• Have you ever tried germinating your seeds before you put them in the cups? I germinate mine on a wet coffee filter in a plastic bag on top of my fridge. Then after they have sprouted, I plant 1 in each cup. That way you don’t waste any seeds.

    Your post reminded me that I need to get some of my seeds started. I am also going to do some winter sowing this year in milk jugs. I guess I know what I am doing this weekend!

  • Megan P. says:

    I tried onions from starts that I bought at a local garden center last year and it was a total fail!!! I may try direct sewing this year but I think I’m just going to wait to try again until we have a house that belongs to us so I can put them in a real garden.

  • Larry says:

    Lemon balm makes great hot or iced tea. Sweeten with a little honey.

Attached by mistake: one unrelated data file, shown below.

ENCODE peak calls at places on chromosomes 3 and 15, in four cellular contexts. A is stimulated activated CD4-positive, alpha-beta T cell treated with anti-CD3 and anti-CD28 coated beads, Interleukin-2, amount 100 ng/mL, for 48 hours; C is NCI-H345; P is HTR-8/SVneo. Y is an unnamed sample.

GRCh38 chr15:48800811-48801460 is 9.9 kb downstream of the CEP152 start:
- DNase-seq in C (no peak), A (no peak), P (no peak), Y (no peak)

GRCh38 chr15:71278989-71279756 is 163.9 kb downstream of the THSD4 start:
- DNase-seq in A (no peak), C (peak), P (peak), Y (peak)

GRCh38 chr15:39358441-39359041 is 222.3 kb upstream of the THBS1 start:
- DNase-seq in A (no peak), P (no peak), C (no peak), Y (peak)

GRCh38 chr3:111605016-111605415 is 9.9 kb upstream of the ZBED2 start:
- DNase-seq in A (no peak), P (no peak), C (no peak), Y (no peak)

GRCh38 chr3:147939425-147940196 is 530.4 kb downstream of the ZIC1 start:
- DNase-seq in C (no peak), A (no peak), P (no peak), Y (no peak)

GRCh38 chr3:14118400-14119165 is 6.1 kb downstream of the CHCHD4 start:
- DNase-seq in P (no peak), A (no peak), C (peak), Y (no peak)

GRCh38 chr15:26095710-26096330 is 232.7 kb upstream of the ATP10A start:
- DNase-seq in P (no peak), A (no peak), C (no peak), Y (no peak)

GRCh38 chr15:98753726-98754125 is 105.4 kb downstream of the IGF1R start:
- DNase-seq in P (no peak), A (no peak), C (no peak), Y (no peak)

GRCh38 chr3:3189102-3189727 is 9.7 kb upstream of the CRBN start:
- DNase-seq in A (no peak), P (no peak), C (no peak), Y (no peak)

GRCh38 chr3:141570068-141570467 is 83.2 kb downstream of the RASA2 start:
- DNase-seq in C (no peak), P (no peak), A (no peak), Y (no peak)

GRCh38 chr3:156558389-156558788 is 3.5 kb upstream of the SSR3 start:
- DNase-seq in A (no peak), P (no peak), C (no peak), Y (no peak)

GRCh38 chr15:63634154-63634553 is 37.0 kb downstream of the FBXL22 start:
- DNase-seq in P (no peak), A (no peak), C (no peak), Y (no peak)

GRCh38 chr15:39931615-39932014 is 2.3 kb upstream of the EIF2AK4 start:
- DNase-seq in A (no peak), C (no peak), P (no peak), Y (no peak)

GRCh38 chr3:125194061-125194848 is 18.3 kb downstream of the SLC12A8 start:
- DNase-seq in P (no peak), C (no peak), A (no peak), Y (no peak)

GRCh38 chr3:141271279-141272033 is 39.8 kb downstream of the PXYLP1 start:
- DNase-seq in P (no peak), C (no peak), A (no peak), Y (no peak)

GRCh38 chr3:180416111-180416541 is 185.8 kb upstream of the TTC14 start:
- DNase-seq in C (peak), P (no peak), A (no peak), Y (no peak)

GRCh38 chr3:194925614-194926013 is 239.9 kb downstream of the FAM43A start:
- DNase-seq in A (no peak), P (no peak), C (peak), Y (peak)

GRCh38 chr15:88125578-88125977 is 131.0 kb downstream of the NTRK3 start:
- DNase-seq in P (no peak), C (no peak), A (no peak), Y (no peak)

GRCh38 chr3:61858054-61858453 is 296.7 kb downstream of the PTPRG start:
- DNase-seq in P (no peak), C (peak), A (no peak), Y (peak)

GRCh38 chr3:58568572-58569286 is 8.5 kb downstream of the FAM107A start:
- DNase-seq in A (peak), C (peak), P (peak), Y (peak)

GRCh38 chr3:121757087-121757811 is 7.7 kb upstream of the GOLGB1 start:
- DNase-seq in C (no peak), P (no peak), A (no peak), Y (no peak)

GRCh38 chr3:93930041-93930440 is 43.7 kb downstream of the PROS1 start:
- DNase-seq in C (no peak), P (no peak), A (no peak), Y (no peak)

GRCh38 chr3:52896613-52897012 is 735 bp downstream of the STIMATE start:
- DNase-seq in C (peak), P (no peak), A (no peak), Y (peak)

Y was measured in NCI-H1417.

• April says:

    The containers you buy cakes and pies in, that have the big dome tops make excellent mini greenhouses. I often use them instead of the zip lock bags.

    I am glad you said on top of the fridge. I always take up the end of the dining room table. Glad you suggested that!!

  • Sweet T Makes Three says:

    Love your dixie cup/ziploc combo! I just planted mine a few days ago in yogurt cups and have some sprouts. It’s exciting, isn’t it? I can pretend spring is right around the corner with those sprouts peeking up.

  • Pam W. says:

    We’re getting ready to start some onions from seed as soon as our seed order arrives. We also do both from seed indoors, then directly sown outdoors later on. Then late in summer, we plant another crop of a variety of longer storage onions that will last us somewhat into the winter. Fortunately, my husband does all the seed-starting, planting, and tending of he gardens; my part is the canning, freezing, cooking, etc! And this summer, I’ve vowed to actually use the dehydrator I bought last last year! I have a small herb garden I’d like to expand on this year, but want to work on drying some of them this year.